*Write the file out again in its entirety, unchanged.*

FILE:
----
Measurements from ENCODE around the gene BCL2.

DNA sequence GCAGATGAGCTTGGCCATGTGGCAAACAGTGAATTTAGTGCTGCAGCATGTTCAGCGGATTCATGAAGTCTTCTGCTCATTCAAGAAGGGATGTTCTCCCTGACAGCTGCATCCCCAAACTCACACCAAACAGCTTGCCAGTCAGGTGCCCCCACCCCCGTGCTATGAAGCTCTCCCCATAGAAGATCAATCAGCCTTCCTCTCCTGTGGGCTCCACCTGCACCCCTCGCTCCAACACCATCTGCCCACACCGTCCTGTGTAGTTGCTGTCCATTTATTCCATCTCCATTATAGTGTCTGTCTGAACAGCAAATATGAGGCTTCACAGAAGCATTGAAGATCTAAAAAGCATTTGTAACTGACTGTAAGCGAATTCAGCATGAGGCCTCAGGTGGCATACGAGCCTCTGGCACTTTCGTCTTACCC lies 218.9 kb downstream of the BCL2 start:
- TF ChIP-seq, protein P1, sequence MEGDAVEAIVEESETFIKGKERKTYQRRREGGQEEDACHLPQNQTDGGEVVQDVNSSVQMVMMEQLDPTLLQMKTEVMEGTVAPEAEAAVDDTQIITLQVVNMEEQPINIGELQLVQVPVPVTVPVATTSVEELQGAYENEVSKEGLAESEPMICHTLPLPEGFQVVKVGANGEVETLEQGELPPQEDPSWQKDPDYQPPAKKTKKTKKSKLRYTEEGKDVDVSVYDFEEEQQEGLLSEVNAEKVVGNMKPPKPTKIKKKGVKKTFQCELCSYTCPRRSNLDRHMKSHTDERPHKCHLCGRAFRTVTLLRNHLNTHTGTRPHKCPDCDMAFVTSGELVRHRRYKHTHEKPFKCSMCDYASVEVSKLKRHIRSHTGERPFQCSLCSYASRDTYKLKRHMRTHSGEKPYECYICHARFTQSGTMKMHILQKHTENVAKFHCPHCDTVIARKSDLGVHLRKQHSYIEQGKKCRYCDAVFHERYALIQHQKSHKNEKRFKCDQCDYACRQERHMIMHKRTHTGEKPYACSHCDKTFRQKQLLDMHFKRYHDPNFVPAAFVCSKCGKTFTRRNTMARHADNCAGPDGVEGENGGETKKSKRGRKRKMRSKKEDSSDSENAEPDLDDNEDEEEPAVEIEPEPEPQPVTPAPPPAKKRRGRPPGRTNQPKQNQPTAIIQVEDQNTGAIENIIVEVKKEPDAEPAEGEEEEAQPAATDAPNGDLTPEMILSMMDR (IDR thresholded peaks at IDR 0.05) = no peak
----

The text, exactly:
Measurements from ENCODE around the gene BCL2.

DNA sequence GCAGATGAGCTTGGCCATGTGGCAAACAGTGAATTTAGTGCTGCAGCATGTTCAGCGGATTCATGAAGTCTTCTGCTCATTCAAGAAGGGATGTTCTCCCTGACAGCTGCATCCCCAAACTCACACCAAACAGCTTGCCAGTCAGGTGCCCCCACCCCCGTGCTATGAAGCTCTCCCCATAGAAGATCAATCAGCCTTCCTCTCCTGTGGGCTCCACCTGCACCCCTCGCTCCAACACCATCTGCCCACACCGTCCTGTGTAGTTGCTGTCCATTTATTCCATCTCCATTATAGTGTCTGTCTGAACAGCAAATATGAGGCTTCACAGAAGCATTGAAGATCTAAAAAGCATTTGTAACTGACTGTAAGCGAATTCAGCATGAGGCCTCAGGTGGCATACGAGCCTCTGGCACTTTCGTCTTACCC lies 218.9 kb downstream of the BCL2 start:
- TF ChIP-seq, protein P1, sequence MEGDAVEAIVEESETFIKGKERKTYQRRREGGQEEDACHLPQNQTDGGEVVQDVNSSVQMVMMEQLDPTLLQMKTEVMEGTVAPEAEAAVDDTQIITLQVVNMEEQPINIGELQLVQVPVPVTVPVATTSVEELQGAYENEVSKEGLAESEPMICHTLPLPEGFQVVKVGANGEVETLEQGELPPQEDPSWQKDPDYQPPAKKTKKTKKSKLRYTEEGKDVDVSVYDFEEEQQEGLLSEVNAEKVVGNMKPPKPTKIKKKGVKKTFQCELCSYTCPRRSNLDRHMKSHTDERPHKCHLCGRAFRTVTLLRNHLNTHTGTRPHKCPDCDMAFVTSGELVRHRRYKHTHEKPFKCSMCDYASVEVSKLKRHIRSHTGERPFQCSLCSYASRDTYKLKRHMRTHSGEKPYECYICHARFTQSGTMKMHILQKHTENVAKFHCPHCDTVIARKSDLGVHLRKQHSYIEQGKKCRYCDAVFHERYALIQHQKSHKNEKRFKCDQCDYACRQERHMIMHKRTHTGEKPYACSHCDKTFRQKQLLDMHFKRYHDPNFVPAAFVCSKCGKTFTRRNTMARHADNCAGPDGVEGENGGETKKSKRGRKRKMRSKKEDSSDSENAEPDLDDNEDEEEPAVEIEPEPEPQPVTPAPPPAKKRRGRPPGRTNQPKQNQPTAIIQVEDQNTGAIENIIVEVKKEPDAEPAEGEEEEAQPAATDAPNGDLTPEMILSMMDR (IDR thresholded peaks at IDR 0.05) = no peak